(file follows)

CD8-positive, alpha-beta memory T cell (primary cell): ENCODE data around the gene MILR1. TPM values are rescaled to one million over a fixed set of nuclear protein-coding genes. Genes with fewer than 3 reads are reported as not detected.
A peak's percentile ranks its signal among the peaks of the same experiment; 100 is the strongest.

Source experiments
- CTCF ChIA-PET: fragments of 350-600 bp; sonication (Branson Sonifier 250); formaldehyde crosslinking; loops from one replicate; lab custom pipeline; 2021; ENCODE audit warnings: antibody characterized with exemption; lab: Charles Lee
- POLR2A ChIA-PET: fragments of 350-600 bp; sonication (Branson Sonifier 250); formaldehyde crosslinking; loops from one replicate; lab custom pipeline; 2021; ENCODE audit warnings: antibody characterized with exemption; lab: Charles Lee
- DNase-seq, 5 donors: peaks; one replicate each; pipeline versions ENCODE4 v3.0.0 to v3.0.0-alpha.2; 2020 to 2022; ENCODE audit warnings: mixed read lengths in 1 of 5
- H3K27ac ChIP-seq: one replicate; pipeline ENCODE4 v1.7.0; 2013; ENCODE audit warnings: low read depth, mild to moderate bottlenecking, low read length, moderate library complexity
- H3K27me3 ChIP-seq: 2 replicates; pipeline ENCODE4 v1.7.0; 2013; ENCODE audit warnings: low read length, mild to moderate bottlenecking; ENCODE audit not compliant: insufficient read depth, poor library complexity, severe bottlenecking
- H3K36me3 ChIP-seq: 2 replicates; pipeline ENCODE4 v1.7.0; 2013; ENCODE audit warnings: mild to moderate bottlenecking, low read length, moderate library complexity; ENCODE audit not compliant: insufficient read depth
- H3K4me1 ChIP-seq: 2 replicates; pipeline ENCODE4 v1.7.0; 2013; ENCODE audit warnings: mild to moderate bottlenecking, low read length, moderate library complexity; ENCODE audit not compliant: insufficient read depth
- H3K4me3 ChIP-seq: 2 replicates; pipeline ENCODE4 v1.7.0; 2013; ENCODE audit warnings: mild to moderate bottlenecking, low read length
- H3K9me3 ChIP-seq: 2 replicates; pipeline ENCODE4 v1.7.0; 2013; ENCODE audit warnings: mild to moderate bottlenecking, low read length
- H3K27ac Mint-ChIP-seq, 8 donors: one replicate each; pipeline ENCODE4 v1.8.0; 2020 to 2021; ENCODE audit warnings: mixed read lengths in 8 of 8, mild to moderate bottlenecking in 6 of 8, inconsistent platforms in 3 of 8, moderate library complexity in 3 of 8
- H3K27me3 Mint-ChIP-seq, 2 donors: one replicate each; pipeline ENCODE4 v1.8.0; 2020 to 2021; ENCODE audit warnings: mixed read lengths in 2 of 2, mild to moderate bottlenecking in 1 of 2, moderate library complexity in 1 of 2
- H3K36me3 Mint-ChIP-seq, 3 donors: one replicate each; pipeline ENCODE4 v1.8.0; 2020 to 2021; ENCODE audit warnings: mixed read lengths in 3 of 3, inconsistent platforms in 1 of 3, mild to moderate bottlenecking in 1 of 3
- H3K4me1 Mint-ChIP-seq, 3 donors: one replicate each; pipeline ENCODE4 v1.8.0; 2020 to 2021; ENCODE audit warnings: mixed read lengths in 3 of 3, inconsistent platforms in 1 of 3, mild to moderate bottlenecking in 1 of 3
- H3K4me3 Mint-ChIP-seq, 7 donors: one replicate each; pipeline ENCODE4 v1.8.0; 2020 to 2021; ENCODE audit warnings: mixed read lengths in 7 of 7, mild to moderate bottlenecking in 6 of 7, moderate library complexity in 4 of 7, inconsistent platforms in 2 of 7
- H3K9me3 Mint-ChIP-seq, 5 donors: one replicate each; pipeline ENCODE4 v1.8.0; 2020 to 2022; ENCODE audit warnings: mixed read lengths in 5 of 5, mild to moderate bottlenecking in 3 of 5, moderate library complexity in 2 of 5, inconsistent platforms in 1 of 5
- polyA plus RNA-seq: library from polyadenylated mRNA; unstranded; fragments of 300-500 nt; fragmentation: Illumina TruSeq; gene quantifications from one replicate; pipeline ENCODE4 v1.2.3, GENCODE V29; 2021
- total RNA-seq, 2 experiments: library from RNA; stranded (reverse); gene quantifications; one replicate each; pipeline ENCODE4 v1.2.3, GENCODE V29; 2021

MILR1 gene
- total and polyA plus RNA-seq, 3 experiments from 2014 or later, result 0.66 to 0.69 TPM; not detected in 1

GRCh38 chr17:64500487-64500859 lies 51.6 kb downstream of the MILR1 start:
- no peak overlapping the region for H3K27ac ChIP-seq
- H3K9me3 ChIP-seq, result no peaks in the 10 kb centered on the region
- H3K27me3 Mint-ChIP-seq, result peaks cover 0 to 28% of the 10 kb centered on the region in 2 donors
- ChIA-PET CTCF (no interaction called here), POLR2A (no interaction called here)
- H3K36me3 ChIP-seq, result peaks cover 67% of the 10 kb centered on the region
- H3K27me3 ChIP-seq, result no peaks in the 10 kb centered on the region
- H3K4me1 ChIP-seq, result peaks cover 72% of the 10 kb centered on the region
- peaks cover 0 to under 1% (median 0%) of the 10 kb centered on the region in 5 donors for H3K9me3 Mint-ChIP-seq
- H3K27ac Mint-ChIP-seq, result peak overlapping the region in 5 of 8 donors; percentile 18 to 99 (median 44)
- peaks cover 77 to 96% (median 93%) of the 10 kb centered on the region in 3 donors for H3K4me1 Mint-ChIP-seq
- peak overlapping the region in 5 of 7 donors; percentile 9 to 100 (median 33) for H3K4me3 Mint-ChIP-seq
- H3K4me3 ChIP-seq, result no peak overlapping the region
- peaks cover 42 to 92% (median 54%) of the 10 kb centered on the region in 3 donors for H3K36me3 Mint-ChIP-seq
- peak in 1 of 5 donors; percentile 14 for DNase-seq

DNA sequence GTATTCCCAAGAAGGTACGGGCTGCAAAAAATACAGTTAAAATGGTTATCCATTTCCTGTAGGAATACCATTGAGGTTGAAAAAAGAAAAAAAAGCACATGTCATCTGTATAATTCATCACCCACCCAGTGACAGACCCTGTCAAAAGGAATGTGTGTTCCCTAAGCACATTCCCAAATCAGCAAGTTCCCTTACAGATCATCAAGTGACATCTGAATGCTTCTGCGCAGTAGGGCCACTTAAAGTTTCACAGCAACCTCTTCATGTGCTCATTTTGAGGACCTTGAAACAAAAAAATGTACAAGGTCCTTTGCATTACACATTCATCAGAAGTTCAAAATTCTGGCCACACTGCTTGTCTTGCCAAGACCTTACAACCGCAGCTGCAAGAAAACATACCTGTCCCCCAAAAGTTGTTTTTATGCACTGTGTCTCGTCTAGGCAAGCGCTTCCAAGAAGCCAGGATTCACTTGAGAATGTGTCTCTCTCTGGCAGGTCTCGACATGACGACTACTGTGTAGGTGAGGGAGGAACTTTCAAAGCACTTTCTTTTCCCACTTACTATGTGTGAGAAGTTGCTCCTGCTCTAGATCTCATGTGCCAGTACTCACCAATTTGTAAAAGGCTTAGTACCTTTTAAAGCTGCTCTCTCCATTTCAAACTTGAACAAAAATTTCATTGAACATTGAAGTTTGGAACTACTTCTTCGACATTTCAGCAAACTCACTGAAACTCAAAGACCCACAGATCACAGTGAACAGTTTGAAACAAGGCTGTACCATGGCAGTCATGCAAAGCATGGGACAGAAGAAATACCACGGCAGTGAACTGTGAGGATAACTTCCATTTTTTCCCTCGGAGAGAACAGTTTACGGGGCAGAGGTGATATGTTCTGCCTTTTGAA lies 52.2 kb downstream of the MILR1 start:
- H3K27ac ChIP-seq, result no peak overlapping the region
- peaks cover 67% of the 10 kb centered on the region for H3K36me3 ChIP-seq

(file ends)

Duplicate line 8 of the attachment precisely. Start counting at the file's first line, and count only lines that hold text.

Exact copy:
- H3K27me3 ChIP-seq: 2 replicates; pipeline ENCODE4 v1.7.0; 2013; ENCODE audit warnings: low read length, mild to moderate bottlenecking; ENCODE audit not compliant: insufficient read depth, poor library complexity, severe bottlenecking